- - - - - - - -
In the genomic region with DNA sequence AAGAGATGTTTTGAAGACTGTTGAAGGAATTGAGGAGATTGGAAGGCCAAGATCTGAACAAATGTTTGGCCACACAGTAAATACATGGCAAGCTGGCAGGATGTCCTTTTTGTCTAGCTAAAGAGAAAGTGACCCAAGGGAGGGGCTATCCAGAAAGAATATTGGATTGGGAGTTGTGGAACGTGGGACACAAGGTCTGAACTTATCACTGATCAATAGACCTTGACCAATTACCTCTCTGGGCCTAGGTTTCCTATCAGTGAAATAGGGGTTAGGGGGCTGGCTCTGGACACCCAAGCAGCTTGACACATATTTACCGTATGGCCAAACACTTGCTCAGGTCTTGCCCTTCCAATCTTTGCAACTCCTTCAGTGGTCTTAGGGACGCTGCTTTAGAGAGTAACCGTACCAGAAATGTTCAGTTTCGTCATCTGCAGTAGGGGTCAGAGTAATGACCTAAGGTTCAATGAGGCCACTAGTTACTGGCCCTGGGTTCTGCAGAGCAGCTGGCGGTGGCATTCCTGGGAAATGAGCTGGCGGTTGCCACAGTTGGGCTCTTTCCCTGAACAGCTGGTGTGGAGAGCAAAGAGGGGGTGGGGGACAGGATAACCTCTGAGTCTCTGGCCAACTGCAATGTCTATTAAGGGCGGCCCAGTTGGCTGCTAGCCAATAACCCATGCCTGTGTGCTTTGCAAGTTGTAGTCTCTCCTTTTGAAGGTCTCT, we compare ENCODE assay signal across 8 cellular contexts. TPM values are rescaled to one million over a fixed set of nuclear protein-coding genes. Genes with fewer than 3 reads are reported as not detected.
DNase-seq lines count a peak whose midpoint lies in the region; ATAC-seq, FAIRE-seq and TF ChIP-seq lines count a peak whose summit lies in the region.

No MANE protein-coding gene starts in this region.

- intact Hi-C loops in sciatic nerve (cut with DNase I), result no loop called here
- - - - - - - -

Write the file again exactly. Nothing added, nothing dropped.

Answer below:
In the genomic region with DNA sequence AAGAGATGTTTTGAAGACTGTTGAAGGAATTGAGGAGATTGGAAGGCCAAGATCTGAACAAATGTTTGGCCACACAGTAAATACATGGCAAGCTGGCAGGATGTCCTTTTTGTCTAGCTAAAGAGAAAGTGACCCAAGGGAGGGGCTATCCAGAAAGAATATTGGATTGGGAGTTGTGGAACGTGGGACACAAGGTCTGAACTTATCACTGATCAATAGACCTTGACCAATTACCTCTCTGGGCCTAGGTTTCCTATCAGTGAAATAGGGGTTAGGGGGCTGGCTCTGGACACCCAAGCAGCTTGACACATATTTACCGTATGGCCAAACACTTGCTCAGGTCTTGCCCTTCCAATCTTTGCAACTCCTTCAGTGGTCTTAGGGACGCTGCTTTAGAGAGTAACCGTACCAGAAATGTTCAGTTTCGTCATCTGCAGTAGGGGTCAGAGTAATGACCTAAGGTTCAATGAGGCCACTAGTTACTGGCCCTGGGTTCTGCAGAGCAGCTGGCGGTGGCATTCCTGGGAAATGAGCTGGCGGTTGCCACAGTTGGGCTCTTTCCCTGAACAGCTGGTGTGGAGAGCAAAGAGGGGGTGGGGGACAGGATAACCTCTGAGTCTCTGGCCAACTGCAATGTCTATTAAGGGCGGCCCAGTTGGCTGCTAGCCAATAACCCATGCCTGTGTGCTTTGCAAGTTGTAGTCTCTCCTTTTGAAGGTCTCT, we compare ENCODE assay signal across 8 cellular contexts. TPM values are rescaled to one million over a fixed set of nuclear protein-coding genes. Genes with fewer than 3 reads are reported as not detected.
DNase-seq lines count a peak whose midpoint lies in the region; ATAC-seq, FAIRE-seq and TF ChIP-seq lines count a peak whose summit lies in the region.

No MANE protein-coding gene starts in this region.

- intact Hi-C loops in sciatic nerve (cut with DNase I), result no loop called here